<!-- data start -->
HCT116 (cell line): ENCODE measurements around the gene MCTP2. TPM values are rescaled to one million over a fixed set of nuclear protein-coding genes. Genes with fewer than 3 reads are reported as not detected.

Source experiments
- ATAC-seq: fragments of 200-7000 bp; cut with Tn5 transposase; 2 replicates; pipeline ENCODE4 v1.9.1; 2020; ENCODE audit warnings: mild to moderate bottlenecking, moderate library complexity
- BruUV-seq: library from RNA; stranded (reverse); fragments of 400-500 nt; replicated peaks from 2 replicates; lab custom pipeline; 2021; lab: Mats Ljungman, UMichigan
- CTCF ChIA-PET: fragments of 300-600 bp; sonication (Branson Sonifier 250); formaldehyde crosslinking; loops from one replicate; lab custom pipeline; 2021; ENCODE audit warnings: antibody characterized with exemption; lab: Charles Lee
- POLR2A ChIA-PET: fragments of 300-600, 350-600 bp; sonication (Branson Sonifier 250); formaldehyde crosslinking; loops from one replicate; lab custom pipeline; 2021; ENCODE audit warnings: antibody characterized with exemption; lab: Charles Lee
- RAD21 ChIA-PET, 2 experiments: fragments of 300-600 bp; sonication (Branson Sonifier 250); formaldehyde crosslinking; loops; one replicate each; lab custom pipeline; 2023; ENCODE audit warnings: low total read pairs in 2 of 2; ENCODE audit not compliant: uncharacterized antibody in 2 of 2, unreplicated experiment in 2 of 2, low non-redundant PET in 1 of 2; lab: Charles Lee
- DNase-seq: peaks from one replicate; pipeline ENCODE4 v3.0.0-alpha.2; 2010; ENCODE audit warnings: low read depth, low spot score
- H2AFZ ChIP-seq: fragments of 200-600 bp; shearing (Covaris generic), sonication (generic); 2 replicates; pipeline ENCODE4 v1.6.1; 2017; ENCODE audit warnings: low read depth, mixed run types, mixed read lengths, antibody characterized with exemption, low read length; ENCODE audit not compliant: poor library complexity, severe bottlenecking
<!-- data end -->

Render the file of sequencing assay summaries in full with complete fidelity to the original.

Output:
HCT116 (cell line): ENCODE measurements around the gene MCTP2. TPM values are rescaled to one million over a fixed set of nuclear protein-coding genes. Genes with fewer than 3 reads are reported as not detected.

Source experiments
- ATAC-seq: fragments of 200-7000 bp; cut with Tn5 transposase; 2 replicates; pipeline ENCODE4 v1.9.1; 2020; ENCODE audit warnings: mild to moderate bottlenecking, moderate library complexity
- BruUV-seq: library from RNA; stranded (reverse); fragments of 400-500 nt; replicated peaks from 2 replicates; lab custom pipeline; 2021; lab: Mats Ljungman, UMichigan
- CTCF ChIA-PET: fragments of 300-600 bp; sonication (Branson Sonifier 250); formaldehyde crosslinking; loops from one replicate; lab custom pipeline; 2021; ENCODE audit warnings: antibody characterized with exemption; lab: Charles Lee
- POLR2A ChIA-PET: fragments of 300-600, 350-600 bp; sonication (Branson Sonifier 250); formaldehyde crosslinking; loops from one replicate; lab custom pipeline; 2021; ENCODE audit warnings: antibody characterized with exemption; lab: Charles Lee
- RAD21 ChIA-PET, 2 experiments: fragments of 300-600 bp; sonication (Branson Sonifier 250); formaldehyde crosslinking; loops; one replicate each; lab custom pipeline; 2023; ENCODE audit warnings: low total read pairs in 2 of 2; ENCODE audit not compliant: uncharacterized antibody in 2 of 2, unreplicated experiment in 2 of 2, low non-redundant PET in 1 of 2; lab: Charles Lee
- DNase-seq: peaks from one replicate; pipeline ENCODE4 v3.0.0-alpha.2; 2010; ENCODE audit warnings: low read depth, low spot score
- H2AFZ ChIP-seq: fragments of 200-600 bp; shearing (Covaris generic), sonication (generic); 2 replicates; pipeline ENCODE4 v1.6.1; 2017; ENCODE audit warnings: low read depth, mixed run types, mixed read lengths, antibody characterized with exemption, low read length; ENCODE audit not compliant: poor library complexity, severe bottlenecking